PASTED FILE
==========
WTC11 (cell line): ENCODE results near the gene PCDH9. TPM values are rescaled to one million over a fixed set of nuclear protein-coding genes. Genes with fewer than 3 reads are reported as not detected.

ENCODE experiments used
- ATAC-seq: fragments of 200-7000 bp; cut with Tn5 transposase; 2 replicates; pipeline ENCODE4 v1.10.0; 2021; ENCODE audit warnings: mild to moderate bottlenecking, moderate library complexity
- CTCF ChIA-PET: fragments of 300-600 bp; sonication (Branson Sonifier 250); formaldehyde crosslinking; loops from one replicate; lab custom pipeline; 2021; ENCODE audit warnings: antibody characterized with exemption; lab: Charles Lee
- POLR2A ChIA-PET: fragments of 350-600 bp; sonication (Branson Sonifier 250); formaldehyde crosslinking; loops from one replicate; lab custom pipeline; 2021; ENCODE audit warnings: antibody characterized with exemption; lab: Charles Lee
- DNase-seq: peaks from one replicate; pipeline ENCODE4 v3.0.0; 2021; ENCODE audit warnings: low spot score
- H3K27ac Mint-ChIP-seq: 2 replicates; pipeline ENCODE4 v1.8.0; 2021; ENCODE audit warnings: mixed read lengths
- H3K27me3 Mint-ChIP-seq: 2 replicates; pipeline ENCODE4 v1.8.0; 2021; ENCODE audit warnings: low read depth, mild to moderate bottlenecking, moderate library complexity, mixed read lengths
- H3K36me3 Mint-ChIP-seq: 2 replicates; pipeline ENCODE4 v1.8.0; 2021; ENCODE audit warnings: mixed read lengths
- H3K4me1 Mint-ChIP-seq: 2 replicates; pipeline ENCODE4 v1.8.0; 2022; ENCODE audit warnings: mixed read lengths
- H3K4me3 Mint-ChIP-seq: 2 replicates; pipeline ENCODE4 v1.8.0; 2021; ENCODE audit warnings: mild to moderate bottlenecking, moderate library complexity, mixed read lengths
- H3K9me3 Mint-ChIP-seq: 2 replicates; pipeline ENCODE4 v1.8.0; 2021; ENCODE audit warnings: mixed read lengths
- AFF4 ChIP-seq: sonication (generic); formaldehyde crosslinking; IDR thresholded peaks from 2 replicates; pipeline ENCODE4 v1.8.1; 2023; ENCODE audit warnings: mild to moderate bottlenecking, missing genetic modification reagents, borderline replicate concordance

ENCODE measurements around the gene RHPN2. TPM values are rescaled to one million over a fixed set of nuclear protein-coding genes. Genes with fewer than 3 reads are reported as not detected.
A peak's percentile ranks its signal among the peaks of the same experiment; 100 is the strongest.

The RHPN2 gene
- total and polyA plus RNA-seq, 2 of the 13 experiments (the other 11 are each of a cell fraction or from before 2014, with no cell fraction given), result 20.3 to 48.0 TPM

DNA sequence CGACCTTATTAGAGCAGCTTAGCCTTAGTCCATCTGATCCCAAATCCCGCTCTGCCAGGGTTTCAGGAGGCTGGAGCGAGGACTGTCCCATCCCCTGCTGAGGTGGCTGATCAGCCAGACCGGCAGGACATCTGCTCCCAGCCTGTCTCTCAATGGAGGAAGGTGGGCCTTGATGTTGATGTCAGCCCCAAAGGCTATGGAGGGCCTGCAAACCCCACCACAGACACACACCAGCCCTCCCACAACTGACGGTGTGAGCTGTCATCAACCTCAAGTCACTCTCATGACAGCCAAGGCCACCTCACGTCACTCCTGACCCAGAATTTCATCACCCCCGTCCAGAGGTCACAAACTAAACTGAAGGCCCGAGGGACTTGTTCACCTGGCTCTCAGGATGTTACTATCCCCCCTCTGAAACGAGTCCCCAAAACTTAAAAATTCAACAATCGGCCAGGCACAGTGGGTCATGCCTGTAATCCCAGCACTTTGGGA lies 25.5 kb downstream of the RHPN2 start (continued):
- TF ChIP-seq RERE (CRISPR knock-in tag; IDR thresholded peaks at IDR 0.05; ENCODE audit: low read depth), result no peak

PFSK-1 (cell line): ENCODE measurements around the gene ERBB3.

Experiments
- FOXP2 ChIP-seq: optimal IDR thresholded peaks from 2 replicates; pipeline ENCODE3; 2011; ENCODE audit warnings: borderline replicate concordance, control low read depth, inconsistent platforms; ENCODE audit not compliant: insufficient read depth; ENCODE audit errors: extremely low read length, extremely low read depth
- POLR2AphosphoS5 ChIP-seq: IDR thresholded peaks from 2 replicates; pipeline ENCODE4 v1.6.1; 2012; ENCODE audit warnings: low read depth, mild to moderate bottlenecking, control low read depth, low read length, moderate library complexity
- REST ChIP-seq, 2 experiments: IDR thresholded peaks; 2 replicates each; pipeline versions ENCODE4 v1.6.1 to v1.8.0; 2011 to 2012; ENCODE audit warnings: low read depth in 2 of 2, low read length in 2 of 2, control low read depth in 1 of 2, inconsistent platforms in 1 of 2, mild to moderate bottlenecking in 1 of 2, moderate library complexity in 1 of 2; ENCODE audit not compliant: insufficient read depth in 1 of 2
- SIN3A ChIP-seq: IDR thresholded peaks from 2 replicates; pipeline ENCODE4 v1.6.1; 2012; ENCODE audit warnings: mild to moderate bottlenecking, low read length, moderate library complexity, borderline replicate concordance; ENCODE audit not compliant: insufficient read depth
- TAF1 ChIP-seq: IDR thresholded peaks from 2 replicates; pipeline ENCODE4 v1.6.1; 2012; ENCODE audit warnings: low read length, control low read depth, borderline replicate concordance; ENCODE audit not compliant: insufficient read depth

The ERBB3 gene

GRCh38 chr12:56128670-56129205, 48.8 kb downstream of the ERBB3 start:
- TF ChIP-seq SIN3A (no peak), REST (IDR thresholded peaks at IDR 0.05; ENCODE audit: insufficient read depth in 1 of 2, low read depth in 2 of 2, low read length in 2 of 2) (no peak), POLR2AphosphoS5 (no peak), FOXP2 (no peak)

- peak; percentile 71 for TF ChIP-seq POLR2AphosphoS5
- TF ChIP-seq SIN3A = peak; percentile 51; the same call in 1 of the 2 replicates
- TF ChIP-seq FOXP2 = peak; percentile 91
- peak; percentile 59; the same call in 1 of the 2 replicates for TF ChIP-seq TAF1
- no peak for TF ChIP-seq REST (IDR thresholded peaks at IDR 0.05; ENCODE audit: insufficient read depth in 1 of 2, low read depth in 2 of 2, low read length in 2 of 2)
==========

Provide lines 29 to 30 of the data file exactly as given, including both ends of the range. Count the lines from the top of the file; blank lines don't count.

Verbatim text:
- TF ChIP-seq SIN3A (no peak), REST (IDR thresholded peaks at IDR 0.05; ENCODE audit: insufficient read depth in 1 of 2, low read depth in 2 of 2, low read length in 2 of 2) (no peak), POLR2AphosphoS5 (no peak), FOXP2 (no peak)

- peak; percentile 71 for TF ChIP-seq POLR2AphosphoS5